attached ever so lightly perhaps, but still attached to life at all four corners. Often the
attachment is scarcely perceptible; Shakespeare’s plays, for instance, seem to hang there
complete by themselves. But when the web is pulled askew, hooked up at the edge, torn in the
middle, one remembers that these webs are not spun in mid-air by incorporeal creatures, but
are the works of suffering human beings, and are attached to grossly material things, like
health and money and the houses we live in.
Woolf, A Room of One’s Own, p. 43
Intellectual freedom depends upon material things. Poetry depends upon intellectual freedom.
And women have always been poor, not for two hundred years merely, but from the beginning
of time. Women have had less intellectual freedom than the sons of Athenian slaves. Women,
then, have not had a dog’s chance of writing poetry. That is why I have laid so much stress on
money and a room of one’s own.
A Room of One’s Own
, p. 106
ADDITIONAL QUICK QUESTIONS
1. “A room of one’s own” is, the narrator confirms, part of a metaphorical framework. Likewise “five
hundred a year stands for the power to contemplate”, “a lock on the door means the power to
think for oneself”.
What do you think of the narrator’s tendency to conduct arguments through
2. Is A Room of One’s Own a fictional or factual book? Can “true” arguments be made through
In this argumentative movement from the material and the mental, the narrator of
A Room of
recognises that more research is required:
What effect has poverty on fiction? What conditions are necessary for the creation of works of
art? – a thousand questions at once suggested themselves. But one needed answers, not
questions; and an answer was only to be had by consulting the learned and the unprejudiced,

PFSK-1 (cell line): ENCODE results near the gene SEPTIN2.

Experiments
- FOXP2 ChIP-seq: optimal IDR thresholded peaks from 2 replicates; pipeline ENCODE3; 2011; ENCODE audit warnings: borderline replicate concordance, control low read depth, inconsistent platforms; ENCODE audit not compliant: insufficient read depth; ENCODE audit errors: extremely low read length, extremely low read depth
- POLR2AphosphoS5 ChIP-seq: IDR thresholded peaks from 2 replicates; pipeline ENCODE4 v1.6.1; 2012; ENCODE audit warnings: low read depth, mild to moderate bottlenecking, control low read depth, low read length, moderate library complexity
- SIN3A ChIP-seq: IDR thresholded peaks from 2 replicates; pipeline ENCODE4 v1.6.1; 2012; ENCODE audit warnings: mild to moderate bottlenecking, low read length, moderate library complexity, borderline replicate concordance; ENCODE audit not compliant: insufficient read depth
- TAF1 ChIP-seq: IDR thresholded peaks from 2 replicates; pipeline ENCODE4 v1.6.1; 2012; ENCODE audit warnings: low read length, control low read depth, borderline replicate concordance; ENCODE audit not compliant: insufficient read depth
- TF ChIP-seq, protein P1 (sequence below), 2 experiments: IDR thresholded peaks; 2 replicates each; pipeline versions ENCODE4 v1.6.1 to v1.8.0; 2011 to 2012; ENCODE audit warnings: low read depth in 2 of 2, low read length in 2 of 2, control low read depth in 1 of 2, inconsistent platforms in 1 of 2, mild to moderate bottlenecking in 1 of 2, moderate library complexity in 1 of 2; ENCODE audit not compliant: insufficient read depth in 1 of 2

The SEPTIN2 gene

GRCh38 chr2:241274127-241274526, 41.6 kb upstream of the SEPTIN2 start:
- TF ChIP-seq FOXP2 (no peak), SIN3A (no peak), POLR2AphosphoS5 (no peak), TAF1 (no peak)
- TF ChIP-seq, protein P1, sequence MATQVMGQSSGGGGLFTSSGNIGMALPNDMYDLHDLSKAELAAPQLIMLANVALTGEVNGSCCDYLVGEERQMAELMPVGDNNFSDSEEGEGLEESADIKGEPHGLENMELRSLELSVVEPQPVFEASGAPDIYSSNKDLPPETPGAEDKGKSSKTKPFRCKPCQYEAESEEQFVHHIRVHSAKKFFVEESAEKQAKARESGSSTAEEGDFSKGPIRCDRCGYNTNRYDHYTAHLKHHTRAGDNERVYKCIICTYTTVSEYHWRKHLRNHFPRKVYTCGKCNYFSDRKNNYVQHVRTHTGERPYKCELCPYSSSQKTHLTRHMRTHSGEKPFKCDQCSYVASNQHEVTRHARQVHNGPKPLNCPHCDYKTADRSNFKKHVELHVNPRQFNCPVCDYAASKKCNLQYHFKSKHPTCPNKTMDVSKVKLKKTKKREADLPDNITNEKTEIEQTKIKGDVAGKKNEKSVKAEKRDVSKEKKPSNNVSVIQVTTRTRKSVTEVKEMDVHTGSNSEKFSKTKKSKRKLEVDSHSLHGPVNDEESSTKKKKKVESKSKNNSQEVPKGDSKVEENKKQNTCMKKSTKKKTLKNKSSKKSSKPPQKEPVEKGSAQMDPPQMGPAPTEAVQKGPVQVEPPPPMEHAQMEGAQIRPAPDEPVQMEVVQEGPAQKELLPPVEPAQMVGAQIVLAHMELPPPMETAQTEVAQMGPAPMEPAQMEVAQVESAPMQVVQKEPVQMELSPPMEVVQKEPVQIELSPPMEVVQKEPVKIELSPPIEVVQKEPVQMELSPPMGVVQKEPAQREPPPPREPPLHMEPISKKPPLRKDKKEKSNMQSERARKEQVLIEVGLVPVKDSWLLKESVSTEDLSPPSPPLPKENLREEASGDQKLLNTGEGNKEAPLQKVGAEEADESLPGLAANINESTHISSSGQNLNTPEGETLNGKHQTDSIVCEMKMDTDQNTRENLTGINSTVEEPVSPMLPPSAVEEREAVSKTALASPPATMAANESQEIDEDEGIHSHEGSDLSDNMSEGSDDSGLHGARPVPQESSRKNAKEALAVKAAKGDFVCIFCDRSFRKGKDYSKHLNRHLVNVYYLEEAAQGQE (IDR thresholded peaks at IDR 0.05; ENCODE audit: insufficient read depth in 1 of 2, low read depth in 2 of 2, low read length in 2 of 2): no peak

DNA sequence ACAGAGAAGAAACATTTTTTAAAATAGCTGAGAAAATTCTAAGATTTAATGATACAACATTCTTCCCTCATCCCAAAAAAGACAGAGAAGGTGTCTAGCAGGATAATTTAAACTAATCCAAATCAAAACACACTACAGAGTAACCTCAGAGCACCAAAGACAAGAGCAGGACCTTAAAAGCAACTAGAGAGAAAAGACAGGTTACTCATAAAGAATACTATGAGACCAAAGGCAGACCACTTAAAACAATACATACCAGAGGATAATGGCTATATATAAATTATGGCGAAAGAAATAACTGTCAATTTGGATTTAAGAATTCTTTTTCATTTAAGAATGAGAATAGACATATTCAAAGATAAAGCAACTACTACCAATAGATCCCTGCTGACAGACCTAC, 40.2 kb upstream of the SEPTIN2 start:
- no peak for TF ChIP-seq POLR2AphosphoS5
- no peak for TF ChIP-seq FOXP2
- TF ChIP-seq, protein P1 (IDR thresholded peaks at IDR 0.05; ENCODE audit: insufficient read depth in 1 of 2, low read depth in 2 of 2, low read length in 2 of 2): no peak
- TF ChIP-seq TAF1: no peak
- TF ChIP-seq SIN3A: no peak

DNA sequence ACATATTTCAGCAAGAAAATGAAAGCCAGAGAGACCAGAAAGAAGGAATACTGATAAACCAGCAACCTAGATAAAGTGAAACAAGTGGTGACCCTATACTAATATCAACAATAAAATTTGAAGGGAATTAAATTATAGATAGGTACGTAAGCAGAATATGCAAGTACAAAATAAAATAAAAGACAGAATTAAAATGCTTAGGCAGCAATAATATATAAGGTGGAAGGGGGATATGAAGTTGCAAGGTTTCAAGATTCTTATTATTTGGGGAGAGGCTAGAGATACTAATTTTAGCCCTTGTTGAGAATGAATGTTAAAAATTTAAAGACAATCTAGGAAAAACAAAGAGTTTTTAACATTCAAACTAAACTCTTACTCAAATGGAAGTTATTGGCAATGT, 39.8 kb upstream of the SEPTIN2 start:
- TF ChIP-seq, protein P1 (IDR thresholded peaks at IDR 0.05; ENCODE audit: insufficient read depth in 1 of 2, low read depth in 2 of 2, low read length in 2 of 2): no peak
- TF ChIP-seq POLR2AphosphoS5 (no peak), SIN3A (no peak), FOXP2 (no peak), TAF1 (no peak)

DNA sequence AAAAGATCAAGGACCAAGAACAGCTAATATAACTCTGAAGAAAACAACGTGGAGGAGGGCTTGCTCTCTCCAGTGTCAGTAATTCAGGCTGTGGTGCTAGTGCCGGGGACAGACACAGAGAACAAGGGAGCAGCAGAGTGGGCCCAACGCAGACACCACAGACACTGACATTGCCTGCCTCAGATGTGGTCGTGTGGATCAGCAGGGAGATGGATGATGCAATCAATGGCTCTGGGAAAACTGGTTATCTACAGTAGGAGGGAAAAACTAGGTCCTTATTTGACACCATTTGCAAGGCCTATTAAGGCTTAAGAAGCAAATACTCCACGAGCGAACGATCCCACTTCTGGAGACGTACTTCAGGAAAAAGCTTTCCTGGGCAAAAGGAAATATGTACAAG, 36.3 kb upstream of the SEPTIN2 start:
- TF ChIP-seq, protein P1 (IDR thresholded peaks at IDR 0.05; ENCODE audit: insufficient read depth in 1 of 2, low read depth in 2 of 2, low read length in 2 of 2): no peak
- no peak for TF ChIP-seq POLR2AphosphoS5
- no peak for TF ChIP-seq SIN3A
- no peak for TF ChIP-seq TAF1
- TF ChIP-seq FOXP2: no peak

Woolf, A Room of One’s Own, p. 25.
Woolf, A Room of One’s Own, p. 105.
who have removed themselves above the strife of tongue and the confusion of body and
issued the result of their reasoning and research in books which are to be found in the British
Museum. If truth is not to be found on the shelves of the British Museum, where, I asked
myself, picking up a notebook and a pencil, is truth?
Woolf, A Room of One’s Own, p. 27
In the British Museum, the narrator is confronted by a bewildering array of ungrounded, but clearly
gendered, opinions. “Have you any notion how many books are written about women in the course of one
year?” asks the narrator, “Have you any notion how many are written by men?”
Moreover, these books
“had been written in the red light of emotion”,
a flaw more usually described in the very same books as
a female failing. There is also a fundamental flaw in the narrator’s research programme; the problem is
set out in the questions below.
1. Can any research or reasoning ever be “above the strife of tongue and the confusion of body” as
the narrator hopes? What would it be like to be “above ... the confusion of body”?
2. The discussion of all gender questions necessarily takes place between gendered agents; can
objectivity and disinterest ever be expected when disputes arise?
3. From the evidence of the universities, the British Museum and even a daily newspaper, the
narrator concludes that “England is under the rule of a patriarchy”.
Male authority sets the
standards of good sense and truth under such a system, including the proper opinions to hold
concerning women. As a result of their lack of education, women can hardly be qualified to object
to such a system – how could the uneducated know what is best? Can you see a way out of this
circle which always seems to protect male advantages?
Many of the narrator’s arguments, and her most famous exploitation of metaphorical and
rhetorical devices, come together in the discussion of the fate of a fictional and frustrated female writer,
“Shakespeare’s sister”. This is “how the story would run ... if a woman in Shakespeare’s day had had
It would have been impossible, completely and entirely, for any woman to have written the
plays of Shakespeare in the age of Shakespeare. Let me imagine, since facts are so hard to
come by, what would have happened had Shakespeare had a wonderfully gifted sister, called
Judith, let us say. ... She was as adventurous, as imaginative, as agog to see the world as he
was. But she was not sent to school. She had no chance of learning grammar and logic, let
alone of reading Horace and Virgil. She picked up a book now and then, one of her brother’s
perhaps, and read a few pages. But then her parents came in and told her to mend the
stockings or mind the stew and not moon about with books and papers. ... Soon, ... before she
was out of her teens, she was to be betrothed to the son of a neighbouring wool-stapler. She
cried out that marriage was hateful to her, and for that she was severely beaten by her father.
Then he ceased to scold her. He begged her instead not to hurt him, not to shame him in this